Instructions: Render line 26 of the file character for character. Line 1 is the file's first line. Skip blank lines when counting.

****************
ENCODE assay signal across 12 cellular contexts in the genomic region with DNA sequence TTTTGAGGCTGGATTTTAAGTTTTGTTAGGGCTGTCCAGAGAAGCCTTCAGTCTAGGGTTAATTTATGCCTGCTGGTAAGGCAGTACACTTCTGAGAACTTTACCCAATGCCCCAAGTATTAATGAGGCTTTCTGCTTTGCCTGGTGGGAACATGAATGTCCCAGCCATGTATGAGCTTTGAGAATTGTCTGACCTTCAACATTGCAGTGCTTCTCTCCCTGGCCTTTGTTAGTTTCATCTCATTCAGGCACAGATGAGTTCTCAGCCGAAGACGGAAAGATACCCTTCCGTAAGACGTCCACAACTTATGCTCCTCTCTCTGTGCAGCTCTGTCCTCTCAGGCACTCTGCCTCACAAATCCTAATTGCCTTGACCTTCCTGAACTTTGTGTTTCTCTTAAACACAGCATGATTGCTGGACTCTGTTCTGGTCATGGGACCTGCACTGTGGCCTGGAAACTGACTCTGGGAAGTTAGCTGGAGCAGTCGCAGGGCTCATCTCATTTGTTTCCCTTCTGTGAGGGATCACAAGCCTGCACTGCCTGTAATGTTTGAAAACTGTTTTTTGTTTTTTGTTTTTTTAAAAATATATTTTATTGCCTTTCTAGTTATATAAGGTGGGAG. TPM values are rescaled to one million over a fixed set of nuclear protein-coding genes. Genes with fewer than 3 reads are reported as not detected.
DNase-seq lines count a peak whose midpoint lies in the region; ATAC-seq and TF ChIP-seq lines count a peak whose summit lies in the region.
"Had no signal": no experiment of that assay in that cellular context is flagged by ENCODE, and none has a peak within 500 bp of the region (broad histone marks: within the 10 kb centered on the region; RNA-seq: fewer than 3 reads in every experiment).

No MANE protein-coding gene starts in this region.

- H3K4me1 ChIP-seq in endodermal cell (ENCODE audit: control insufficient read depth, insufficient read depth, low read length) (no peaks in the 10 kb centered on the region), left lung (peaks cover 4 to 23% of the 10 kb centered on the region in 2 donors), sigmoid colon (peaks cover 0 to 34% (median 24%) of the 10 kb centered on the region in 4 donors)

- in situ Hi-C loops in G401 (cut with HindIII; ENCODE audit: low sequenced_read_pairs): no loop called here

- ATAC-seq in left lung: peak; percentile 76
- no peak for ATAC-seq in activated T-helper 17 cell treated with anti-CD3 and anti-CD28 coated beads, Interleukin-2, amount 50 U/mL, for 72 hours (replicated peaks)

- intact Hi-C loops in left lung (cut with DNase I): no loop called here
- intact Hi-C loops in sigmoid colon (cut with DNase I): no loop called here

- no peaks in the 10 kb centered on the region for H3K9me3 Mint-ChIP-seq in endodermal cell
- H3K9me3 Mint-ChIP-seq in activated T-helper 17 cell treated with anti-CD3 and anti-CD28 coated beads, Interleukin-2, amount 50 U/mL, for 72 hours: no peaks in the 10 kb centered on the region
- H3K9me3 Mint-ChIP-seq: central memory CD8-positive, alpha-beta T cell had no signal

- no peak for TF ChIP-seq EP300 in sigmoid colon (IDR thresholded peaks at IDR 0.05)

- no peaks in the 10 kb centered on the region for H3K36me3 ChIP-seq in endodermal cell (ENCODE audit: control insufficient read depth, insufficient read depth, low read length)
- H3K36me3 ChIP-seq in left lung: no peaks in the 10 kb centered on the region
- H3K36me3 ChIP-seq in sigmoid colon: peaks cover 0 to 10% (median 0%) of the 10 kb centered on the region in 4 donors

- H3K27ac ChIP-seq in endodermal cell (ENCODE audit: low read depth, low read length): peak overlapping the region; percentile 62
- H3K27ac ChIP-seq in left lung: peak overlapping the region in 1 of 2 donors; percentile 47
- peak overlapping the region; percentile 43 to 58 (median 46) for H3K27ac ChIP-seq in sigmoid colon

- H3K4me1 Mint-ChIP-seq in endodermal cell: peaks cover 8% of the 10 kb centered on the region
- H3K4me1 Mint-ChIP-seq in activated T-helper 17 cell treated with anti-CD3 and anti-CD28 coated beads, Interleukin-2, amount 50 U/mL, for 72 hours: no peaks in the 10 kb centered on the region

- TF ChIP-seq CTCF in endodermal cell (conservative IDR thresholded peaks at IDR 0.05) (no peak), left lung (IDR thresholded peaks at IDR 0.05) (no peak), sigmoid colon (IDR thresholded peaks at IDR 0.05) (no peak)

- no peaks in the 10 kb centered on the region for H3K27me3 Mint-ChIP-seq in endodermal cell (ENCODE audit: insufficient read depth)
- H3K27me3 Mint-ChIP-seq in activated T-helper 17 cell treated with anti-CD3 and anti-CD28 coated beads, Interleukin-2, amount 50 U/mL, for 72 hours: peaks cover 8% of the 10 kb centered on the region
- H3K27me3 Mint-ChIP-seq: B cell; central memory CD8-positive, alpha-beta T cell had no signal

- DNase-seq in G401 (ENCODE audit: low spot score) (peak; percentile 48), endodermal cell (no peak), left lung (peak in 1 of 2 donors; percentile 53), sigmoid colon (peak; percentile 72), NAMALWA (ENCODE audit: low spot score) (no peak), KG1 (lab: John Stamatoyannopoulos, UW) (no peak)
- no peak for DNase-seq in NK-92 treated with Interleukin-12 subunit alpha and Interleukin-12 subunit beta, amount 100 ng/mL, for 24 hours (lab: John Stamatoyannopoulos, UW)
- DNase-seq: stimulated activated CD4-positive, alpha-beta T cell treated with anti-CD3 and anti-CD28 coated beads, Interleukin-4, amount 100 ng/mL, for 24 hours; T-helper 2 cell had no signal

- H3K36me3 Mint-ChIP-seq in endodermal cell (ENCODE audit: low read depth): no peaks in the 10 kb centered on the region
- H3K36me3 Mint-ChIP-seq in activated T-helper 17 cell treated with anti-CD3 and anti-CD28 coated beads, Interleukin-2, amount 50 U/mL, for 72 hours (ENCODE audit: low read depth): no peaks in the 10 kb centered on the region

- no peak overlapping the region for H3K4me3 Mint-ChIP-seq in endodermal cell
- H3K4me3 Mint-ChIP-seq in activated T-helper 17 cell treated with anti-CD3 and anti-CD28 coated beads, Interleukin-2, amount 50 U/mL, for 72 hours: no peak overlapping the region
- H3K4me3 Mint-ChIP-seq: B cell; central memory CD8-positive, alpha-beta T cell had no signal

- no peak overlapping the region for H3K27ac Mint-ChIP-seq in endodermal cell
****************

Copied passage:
- H3K27me3 Mint-ChIP-seq: B cell; central memory CD8-positive, alpha-beta T cell had no signal